Facing the music: a record company nightmare
Michael Robinson reports on major record companies' struggle to catch up with the internet music wave.
An investigator working for the major record companies told me recently he estimated there were up to a billion illegal downloads of copyrighted songs last year. He anticipates three times as many this year.
How many legal downloads of music from the major record labels were there? Hardly any. Because, until now, for the most part major labels have kept their music off the net.
They feared piracy. If they released their hit tracks onto the net, they reckoned, the music would simply get copied on round the world. Fewer fans would buy CDs in the shops and the industry could grind to a halt.
A big mistake.
What happened, of course, was that fans bought CDs, made copies in MP3 format (it's called "ripping" a CD, though "ripping off" might be more appropriate) and put the music up onto the net as MP3s anyway.
Major record companies' response to piracy wasn't to establish alternative legitimate sites where fans could pay for their music. Instead, they unleashed their lawyers.
They attacked the first portable MP3 player, the Diamond Rio, arguing it was a device which blatantly encouraged piracy. "Wrong" said the judge. Since the Rio could equally well play legitimate MP3 tracks - offered free by up-and-coming bands looking for a wider audience - it couldn't be said to be a pirate device. So the Rio was ruled legal and MP3 players are now widely available.
Industry lawyers have recently scored a win against the popular site MyMP3.com - and they are confident they will succeed in their case against their other present arch-enemy Napster (where a decision is said to be imminent). But even if they prevail in such cases, other MP3 sites are sure to appear.
Finally, major labels have realised the only long-term hope of dealing with music piracy on the internet is to offer fans a legitimate, equally convenient alternative: official downloads from company sites which are paid for just as fans now pay for their music in the shops.
Starting so late, companies begin with a major disadvantage. Fans of music on the internet have already got used to the idea that music is free and will take a lot of persuading to start paying for it.
The job of persuasion is not going to be made easier by the way major record companies plan to go about offering their music.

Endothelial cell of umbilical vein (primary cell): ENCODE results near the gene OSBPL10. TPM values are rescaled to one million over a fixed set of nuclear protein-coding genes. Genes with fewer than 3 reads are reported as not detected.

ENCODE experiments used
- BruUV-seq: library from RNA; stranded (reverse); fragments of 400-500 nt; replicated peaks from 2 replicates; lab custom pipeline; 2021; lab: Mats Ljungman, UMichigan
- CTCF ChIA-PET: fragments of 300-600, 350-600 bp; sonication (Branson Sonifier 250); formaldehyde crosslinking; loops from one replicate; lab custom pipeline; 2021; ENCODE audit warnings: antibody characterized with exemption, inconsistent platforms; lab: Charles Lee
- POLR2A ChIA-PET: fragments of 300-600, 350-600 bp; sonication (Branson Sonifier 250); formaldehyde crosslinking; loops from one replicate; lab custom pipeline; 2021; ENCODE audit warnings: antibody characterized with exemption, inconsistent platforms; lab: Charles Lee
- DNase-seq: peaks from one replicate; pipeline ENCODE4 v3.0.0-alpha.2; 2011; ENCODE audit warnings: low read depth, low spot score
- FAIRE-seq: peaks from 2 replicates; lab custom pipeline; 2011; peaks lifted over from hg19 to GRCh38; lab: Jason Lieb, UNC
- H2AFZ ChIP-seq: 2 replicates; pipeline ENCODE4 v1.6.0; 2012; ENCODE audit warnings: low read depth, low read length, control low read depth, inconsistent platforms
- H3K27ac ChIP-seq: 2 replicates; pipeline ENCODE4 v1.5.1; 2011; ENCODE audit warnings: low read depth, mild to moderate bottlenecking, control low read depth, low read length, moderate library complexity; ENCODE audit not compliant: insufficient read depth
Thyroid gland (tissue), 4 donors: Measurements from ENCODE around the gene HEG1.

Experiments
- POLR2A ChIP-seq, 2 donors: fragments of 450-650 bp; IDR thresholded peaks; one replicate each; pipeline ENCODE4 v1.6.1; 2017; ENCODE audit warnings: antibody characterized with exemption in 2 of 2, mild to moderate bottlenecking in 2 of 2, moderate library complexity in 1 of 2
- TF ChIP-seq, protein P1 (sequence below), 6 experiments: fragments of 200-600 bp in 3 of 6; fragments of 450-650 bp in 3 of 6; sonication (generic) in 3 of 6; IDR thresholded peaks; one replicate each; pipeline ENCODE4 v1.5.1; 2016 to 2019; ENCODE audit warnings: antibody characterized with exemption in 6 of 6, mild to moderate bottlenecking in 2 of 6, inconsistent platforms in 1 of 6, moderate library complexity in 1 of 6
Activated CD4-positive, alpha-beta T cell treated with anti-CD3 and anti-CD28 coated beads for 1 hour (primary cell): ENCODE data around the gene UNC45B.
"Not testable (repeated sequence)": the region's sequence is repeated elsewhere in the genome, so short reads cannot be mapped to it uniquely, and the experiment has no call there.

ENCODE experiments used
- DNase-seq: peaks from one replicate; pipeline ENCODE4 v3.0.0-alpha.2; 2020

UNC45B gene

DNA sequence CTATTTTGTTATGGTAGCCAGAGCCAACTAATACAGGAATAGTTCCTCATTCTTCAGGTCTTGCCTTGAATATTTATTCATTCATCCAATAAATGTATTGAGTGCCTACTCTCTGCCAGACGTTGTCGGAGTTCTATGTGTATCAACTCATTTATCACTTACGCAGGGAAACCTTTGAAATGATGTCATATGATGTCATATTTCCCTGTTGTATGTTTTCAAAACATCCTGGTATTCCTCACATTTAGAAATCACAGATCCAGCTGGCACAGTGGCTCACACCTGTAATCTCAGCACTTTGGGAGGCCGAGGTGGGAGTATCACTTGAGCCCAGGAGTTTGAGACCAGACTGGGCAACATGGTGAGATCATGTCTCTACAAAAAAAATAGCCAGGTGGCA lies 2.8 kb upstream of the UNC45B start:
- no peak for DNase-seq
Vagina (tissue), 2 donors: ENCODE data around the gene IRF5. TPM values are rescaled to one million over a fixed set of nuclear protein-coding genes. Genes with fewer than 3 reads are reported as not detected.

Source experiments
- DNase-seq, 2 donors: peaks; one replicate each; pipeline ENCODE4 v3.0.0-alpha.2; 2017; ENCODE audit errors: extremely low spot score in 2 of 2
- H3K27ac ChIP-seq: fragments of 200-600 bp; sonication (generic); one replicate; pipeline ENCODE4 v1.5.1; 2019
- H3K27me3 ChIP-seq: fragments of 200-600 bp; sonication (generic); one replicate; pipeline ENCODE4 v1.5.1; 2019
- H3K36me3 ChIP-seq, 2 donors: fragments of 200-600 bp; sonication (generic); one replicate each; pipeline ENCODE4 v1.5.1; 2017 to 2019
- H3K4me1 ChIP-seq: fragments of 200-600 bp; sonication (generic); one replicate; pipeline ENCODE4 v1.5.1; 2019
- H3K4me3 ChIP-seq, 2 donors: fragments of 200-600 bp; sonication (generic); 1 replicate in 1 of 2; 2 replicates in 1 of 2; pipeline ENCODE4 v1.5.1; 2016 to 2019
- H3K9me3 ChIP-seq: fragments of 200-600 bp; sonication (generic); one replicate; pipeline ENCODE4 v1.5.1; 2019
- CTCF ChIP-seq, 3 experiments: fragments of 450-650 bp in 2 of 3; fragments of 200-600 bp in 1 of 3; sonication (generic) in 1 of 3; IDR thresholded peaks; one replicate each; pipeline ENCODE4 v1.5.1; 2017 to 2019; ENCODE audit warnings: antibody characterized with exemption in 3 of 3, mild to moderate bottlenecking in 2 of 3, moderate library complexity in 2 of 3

For a start, it won't be in MP3 format. Instead, it will be delivered electronically wrapped in one of a variety of encrypted formats which paying customers will then unlock on their computers.
These formats are designed to restrict use, for example, to prevent the song being e-mailed or shared through MP3 sites. Or the use might be restricted to a specified number of plays or number of copies.
These releases will certainly not be as convenient as present-day MP3s. For a start, the music won't play on most existing portable MP3 players. Then the encryption formats aren't yet interchangeable. For example, the encrypted songs being offered by Sony Music on its newly-launched American site will play on the new Sony Magic stick Walkman. But official downloads from other companies may not.
Industry bodies hope to achieve what they call "interoperability" before long. But meanwhile, paying fans are sure to be frustrated.
Worst of all for the majors, the whole encryption process may prove futile. There's a simple reason for that. To get into our ears, the music, however encrypted, has to be decoded first. Once decoded, it can be re-recorded - from your hi-fi loudspeaker, for example. In practice, anyone who's minded to can make almost perfect unencrypted copies and post them up onto the net as MP3s.
The industry hopes it has an answer to that: a new way of electronically tagging their downloads so that, if one of their songs appears on the internet, the person who originally downloaded it can be identified and interrogated.
But for a business which relies so much on making its fans feel good, such big brother tactics may put off even the most loyal, paying fan.
Record companies would obviously prefer to persuade their fans rather than attempt to coerce them into buying their music. What's clear is that they have still yet to develop a credible relationship with fans over the internet and business models which make commercial sense to them and their customers.
They're now racing to get both in place. But the industy's history so far of shunning the internet, rather than embracing it, is going to make the job far harder to accomplish.